This is a guest post from Dr. Jon Pollock, originally featured on his personal blog.  Dr. Pollock is a staff surgeon at Myungsung Christian Medical Center in Addis Ababa, our sister hospital.  Our surgery residents, including Dr. Daniel Gidabo, train at both facilities: here in Soddo and at MCM in Addis.  (In fact, Dr. Pollock himself previously served as one of our staff surgeons here!)  The following is his account of Dr. Daniel’s graduation:

Dr. Daniel surrounded by our staff surgeons and current PAACS residents

Last Saturday, we celebrated the graduation of the sixth PAACS resident in Ethiopia.   Dr. Daniel Gidabo finished his five years of training in general surgery at the end of August.   Daniel has taken a position as a surgeon in his hometown, a city of more than 100,000 people that has not had a full time surgeon in a very long time.   There Daniel will have the opportunity to treat hundreds and thousands of people who otherwise would have died without surgery.   We are very proud of Daniel and his accomplishments.  He has a well deserved reputation as a bold and effective evangelist and has led literally hundreds of people to Christ during our time with us.

Dr. Pollock speaking at the graduation ceremony

During my remarks at his graduation ceremony, I spoke to Daniel from Psalm 34, one of my favorite Psalms.  It begins with triumphant words of praise.

I will extol the Lord at all times;

His praise will always be on my lips.

My soul will boast in the Lord;

let the afflicted hear and rejoice.

Glorify the Lord with me;

let us exalt his name together.

These words were particularly appropriate for this day.   We praise God for what he has done for us.   When Daniel started his training five years ago, he had no guarantees that his work would amount to anything.   The PAACS program in Ethiopia was not accredited at that time.   There was little hope that this little upstart program would ever amount to anything.   Fast forward five years and we are accredited by both the Ethiopian Ministry of Education and the Ministry of Health and the College of Surgeons of East, Central and Southern Africa.  We have expanded from one hospital to two and have tripled the number of residents in the program.  This is only because of what God has done to bless the work he has called us to do.  Praise God for what he had done. I sought the Lord, and he answered me;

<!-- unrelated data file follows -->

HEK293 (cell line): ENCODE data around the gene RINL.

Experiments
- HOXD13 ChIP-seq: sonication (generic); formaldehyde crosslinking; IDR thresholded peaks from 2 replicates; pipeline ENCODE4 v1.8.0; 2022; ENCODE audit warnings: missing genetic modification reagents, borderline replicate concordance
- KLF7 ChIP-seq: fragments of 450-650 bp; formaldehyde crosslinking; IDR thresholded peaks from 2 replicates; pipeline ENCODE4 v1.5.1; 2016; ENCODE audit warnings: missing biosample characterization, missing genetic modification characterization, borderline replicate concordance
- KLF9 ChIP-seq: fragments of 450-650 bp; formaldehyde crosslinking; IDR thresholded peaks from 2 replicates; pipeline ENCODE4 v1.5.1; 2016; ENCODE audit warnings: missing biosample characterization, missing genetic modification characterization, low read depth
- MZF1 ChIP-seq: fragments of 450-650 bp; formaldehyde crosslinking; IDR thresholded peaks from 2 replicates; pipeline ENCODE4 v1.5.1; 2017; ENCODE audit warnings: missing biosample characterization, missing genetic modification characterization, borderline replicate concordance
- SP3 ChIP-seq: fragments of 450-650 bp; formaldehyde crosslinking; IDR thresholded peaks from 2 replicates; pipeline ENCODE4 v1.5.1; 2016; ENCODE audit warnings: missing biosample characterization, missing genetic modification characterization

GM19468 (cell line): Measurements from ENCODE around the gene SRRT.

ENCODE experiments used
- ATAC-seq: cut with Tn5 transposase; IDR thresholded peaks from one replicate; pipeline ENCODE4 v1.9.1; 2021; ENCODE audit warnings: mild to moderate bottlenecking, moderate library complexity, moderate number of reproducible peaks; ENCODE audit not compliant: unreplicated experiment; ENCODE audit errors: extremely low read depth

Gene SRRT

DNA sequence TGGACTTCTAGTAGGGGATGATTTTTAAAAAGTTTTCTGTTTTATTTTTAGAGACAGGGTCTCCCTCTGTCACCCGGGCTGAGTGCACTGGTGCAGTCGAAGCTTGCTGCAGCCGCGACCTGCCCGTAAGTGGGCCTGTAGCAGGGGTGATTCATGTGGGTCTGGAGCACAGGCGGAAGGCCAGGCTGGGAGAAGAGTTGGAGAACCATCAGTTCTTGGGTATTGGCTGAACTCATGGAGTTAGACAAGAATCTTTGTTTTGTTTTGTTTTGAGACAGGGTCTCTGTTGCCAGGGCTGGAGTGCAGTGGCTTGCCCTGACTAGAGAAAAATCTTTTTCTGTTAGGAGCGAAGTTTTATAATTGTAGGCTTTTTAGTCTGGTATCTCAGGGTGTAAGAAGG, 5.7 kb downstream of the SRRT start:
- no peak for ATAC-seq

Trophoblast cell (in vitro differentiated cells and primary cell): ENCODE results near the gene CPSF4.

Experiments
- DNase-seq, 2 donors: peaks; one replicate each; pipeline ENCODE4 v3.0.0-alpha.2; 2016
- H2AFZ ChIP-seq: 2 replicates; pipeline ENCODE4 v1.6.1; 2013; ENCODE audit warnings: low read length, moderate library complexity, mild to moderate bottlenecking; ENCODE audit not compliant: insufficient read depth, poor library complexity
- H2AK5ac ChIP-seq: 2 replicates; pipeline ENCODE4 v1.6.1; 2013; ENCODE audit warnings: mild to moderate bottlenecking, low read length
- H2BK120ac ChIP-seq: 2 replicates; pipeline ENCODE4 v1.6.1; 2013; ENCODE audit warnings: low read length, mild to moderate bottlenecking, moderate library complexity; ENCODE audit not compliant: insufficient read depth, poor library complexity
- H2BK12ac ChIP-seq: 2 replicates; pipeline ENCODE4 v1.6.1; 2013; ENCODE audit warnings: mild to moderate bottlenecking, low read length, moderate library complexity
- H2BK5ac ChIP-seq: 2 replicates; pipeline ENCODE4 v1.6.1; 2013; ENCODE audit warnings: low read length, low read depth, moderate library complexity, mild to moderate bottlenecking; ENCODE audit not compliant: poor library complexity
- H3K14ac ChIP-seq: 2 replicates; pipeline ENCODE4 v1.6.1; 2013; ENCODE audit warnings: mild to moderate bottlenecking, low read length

He delivered me from all my fears.

I assured Daniel that there will be times that he will be afraid.  Fear is an integral part of being a surgeon, particularly in the first year starting out on your own in practice.  I urged him to seek after the Lord, and He would deliver him from all his fears.  Delivery from fears comes with another promise if we look to him.

Those who look to him are radiant;

their faces are never covered with shame.

I encouraged Daniel to look to Him and be radiant.

This poor man called, and the Lord heard him;

He saved him out of all his troubles.

I reminded Daniel that his hometown has been without a surgeon for years and that people were crying for help.

Taste and see that the Lord is good;

blessed is the man who takes refuge in him. 

As PAACS surgeons, this is as essential to our lives as anything we do in the operating room.   We have the unbelievable privilege to invite people to “taste and seek” that the Lord is good.   I encouraged Daniel to continue to be bold in his witness.

The righteous cry out, and the Lord delivers them;

He delivers them from all their troubles. 

The Lord is close to the brokenhearted

and saves those who are crushed in spirit.

Finally, I told Daniel that as surgeons in Ethiopia, if we let ourselves, our hearts will be broken and our spirits crushed.   There are so many challenges, so much pain and disease, so much death that if we are not careful, we can become hardened and uncaring.  But as painful as it can be, we must allow our hearts to remain soft and able to be broken, because the pain, disease and death that we face everyday, breaks the heart of God.